The great Tao flows everywhere.
yet it doesn’t create them.
It pours itself into its work,
yet it makes no claim.
It nourishes infinite worlds,
yet it doesn’t hold on to them.
Since it is merged with all things
and hidden in their hearts,
it can be called humble.
Since all things vanish into it
and it alone endures,
it can be called great.
It isn’t aware of its greatness;
thus it is truly great.
Lao Tzu - Tao Te Ching
'All things are born from it, yet it doesn't create them.' It means we have the same qualities or proprieties of the Tao since we are born from it.
Return is the movement of the Tao.
Yielding is the way of the Tao.
All things are born of being.
Being is born of non-being.
A good example of non-being is a cup, what makes the cup usable is the empty space within it. How can you use a cup that is already full? So we have to become empty, then we are use-full, on full use.
'Return is the movement of the Tao.' So we have to become like a child again, it was born without a mind.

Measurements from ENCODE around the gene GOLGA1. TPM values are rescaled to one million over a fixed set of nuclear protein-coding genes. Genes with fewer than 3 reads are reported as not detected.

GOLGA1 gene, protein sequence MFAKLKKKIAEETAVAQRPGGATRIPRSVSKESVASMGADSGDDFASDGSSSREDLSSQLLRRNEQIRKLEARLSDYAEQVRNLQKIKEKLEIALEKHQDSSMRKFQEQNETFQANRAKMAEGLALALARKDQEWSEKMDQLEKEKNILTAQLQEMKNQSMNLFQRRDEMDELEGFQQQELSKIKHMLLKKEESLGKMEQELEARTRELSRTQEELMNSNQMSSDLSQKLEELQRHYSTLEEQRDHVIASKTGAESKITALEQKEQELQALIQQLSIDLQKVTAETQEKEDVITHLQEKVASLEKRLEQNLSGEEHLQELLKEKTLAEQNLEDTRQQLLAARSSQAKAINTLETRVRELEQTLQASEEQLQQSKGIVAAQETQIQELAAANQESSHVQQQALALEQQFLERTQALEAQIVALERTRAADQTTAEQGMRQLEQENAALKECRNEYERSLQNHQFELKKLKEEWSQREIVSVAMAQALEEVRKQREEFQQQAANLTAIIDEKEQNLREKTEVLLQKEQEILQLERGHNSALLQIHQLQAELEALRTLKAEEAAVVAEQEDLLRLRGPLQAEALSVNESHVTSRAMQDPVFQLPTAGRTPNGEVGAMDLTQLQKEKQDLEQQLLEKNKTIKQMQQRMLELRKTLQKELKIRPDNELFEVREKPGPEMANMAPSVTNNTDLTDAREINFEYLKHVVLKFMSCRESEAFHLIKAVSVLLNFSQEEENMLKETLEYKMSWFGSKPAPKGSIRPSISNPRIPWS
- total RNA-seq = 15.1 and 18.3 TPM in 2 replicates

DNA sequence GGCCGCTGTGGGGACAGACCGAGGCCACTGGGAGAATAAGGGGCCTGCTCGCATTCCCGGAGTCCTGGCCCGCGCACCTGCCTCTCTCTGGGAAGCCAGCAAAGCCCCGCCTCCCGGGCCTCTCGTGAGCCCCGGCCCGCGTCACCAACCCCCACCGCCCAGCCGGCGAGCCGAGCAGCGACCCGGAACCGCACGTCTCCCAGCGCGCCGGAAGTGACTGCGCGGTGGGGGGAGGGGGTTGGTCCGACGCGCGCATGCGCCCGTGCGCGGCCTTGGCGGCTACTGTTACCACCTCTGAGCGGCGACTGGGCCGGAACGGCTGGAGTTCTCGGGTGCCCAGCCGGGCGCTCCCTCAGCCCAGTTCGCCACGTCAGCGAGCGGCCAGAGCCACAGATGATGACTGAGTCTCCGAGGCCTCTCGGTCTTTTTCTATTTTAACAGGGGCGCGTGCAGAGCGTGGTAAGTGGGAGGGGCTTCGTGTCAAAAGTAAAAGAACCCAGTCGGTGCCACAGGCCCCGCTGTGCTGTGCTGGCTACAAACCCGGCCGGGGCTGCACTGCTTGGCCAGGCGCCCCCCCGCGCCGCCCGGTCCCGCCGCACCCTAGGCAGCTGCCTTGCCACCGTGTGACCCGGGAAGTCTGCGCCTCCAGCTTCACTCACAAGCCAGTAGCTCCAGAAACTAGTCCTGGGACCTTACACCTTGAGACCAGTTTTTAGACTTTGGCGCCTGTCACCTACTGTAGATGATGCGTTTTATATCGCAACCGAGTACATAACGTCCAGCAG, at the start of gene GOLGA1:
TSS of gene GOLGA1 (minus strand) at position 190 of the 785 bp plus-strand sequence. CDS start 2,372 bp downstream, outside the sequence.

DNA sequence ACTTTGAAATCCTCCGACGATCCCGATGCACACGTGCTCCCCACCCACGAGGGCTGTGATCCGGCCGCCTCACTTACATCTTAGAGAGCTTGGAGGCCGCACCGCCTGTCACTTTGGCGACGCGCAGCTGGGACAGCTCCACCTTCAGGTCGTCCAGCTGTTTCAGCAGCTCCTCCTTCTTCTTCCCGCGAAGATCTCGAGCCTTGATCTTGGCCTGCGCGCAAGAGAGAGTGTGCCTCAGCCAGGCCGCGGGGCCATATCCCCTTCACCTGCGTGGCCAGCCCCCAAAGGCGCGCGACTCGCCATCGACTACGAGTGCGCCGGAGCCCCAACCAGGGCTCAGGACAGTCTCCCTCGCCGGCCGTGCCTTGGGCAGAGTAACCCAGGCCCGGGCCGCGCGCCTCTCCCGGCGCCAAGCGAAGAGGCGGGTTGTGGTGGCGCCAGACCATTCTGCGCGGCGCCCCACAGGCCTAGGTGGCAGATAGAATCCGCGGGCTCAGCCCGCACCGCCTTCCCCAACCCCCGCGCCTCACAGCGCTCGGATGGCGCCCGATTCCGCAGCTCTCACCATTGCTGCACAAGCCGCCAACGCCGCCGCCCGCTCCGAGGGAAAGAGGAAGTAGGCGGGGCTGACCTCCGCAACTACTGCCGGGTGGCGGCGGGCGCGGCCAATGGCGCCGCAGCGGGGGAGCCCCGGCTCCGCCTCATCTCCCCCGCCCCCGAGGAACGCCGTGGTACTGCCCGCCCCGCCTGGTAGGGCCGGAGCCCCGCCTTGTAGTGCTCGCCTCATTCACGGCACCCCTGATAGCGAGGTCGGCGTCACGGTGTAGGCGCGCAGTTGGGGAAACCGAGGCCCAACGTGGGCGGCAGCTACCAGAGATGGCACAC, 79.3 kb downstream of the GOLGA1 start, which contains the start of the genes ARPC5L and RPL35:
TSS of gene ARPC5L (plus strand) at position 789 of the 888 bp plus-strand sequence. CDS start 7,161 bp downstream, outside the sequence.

Without opening your door,
you can open your heart to the world.
Without looking out your window,
you can see the essence of the Tao.
The more you know,
the less you understand.
The Master arrives without leaving,
sees the light without looking,
achieves without doing a thing.
'The Master arrives without leaving,' because we are already our own Masters.
'Without looking out your window, you can see the essence of the Tao.' Because it is the I that is the essence of the Tao.
Those who know don’t talk.
Those who talk don’t know.
Close your mouth,
block off your senses,
blunt your sharpness,
untie your knots,
soften your glare,
settle your dust.
This is the primal identity.
Be like the Tao.
It can’t be approached or withdrawn from,
benefited or harmed,
honored or brought into disgrace.
It gives itself up continually.
That is why it endures.
No point of going about talking about the Tao all the time. I don't try to outsmart everyone. This passage more or less says 'chill out'.
So I recommend everyone to read more of the Tao Te Ching by Lao Tzu, this translation is by Stephen Mitchel which is very good.